### Video Transcript

A body was projected up a rough inclined plane from its bottom. Its initial kinetic energy was 242 joules. The body continued moving until it reached its maximum height and then slid back down to the bottom. When it reached the bottom, its kinetic energy was 186 joules. Find the work done against friction π during the ascent and the gain in gravitational potential energy π when the body was at its maximum height.

Letβs begin by sketching a diagram of the situation. We are told that the body starts at the base or bottom of the plane. It then ascends up the slope until it reaches its maximum height. The body then slides back down the plane so it returns to the bottom. In order to answer this question, we need to recall the conservation of energy. This states that energy is neither created nor destroyed; it only moves from one type to another. This means that the initial energy must be equal to the final energy.

We are told that the initial kinetic energy was 242 joules and the final kinetic energy was 186 joules. As the body starts and finishes at the same point, the gravitational potential energy at this point is equal to zero. This seems to suggest that we have lost energy as we started with 242 joules and we now have 186 joules. The reason for this is that we are told that the plane was rough. This means that we will lose energy due to friction.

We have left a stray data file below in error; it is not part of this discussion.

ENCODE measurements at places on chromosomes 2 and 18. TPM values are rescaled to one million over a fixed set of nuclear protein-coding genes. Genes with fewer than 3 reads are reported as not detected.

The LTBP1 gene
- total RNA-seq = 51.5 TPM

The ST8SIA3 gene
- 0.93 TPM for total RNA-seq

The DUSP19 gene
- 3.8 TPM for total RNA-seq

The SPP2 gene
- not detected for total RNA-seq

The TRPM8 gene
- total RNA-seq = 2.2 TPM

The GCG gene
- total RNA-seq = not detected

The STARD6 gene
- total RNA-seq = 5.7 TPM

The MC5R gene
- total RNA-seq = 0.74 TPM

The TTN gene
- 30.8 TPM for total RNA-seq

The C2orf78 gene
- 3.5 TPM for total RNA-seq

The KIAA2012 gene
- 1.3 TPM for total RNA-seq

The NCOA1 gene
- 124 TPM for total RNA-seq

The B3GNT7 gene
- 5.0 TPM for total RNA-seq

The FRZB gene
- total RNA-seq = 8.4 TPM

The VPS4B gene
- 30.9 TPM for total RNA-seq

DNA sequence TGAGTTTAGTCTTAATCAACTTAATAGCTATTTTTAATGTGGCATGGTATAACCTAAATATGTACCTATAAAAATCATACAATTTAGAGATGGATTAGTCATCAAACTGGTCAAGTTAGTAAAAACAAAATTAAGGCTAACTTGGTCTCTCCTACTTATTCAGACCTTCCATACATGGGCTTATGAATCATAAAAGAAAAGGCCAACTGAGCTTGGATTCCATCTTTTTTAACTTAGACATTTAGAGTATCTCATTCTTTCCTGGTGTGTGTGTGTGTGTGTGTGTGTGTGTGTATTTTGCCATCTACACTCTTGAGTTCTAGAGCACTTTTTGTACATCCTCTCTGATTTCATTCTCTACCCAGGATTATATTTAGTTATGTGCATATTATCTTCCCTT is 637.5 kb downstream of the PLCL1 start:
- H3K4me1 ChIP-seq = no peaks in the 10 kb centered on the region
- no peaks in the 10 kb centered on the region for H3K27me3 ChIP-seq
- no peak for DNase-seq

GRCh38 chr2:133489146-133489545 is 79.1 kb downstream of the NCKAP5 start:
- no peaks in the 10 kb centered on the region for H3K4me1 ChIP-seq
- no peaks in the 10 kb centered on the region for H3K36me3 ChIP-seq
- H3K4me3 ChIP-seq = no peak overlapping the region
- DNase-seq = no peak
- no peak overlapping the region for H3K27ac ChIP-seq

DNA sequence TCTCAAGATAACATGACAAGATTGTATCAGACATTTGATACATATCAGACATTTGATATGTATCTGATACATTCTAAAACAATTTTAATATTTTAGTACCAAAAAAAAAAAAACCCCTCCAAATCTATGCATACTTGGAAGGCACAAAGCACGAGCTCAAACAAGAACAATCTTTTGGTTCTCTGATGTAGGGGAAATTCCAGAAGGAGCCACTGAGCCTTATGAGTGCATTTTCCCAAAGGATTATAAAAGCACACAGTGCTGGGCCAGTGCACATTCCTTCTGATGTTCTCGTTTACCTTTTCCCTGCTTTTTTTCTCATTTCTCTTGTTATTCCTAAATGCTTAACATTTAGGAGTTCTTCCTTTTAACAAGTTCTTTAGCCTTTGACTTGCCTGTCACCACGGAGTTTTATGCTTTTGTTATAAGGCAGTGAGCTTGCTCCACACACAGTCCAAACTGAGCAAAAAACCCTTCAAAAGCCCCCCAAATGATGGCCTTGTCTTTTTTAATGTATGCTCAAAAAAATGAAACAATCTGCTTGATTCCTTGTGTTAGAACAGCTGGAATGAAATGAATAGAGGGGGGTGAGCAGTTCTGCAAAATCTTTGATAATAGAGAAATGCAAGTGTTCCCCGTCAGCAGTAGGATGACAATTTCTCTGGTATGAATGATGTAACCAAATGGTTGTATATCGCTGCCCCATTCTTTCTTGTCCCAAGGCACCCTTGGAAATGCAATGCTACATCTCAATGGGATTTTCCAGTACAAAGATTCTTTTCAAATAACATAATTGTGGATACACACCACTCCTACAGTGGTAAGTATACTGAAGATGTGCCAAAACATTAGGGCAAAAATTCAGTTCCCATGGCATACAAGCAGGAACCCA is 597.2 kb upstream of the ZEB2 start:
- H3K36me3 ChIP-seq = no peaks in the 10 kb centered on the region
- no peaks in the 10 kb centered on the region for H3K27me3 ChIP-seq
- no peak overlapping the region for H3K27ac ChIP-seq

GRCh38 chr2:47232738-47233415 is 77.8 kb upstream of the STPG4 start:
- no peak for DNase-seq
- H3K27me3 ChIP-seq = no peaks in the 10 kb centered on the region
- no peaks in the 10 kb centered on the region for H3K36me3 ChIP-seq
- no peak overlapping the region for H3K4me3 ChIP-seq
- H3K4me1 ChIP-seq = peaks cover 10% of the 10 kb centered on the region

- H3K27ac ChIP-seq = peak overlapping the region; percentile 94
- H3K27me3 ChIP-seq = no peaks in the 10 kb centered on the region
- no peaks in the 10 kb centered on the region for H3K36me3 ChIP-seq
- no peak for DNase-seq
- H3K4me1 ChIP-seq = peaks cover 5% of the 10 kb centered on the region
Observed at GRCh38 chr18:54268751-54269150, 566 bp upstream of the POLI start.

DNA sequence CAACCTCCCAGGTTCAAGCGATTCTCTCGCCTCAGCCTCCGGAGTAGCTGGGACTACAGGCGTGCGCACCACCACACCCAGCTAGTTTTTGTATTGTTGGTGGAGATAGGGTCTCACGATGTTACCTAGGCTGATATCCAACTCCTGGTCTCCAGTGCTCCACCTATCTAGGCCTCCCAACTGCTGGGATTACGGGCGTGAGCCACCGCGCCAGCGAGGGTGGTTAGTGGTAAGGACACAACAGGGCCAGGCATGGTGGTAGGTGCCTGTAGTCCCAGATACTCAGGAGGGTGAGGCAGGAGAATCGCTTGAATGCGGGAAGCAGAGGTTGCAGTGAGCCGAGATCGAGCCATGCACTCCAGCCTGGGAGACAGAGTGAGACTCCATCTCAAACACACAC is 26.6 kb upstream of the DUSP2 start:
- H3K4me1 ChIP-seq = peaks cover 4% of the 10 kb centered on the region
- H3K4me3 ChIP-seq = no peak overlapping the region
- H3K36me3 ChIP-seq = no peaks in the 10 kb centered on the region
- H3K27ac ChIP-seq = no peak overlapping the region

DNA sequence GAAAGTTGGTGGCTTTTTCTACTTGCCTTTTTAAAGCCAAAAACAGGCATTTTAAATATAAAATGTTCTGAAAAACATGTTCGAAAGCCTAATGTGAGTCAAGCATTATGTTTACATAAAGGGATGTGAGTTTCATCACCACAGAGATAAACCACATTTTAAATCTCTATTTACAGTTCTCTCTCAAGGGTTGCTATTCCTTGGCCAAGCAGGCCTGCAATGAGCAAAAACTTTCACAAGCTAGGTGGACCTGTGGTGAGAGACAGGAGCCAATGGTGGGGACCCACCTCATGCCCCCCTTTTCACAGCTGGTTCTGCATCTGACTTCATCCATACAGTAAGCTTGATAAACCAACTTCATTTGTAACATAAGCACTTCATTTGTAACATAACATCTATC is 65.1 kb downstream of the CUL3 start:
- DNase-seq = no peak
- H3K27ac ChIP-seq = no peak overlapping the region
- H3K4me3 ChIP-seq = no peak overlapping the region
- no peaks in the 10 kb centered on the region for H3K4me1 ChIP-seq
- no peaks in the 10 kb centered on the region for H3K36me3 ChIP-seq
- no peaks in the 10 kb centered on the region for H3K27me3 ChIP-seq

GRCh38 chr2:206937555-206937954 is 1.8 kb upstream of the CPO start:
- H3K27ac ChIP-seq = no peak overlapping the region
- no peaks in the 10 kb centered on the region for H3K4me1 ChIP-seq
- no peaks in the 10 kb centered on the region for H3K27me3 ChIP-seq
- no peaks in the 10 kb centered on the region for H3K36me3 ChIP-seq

We can calculate this work done against friction by firstly subtracting 186 from 242. This is equal to 56. Therefore, the work done against friction during the entire journey is equal to 56 joules. We are only interested in the work done during the ascent. This means that we need to divide 56 by two, as the work done going up the slope will be equal to the work done coming back down. The work done against friction π during the ascent is, therefore, equal to 28 joules.

The second part of our question wants us to calculate the gravitational potential energy π when the body is at its maximum height. There was 242 joules of kinetic energy at the start of the motion. We have just found out that 28 joules was lost during the ascent due to the work done against friction. Subtracting 28 from 242 gives us 214. This means that the gravitational potential energy π when the body was at its maximum height is equal to 214 joules.

On the descent, 28 joules will once again be used for the work done against friction. As 214 minus 28 gives us 186, this ties in with the kinetic energy at the end. The two answers to this question are π is equal to 28 joules and π is equal to 214 joules.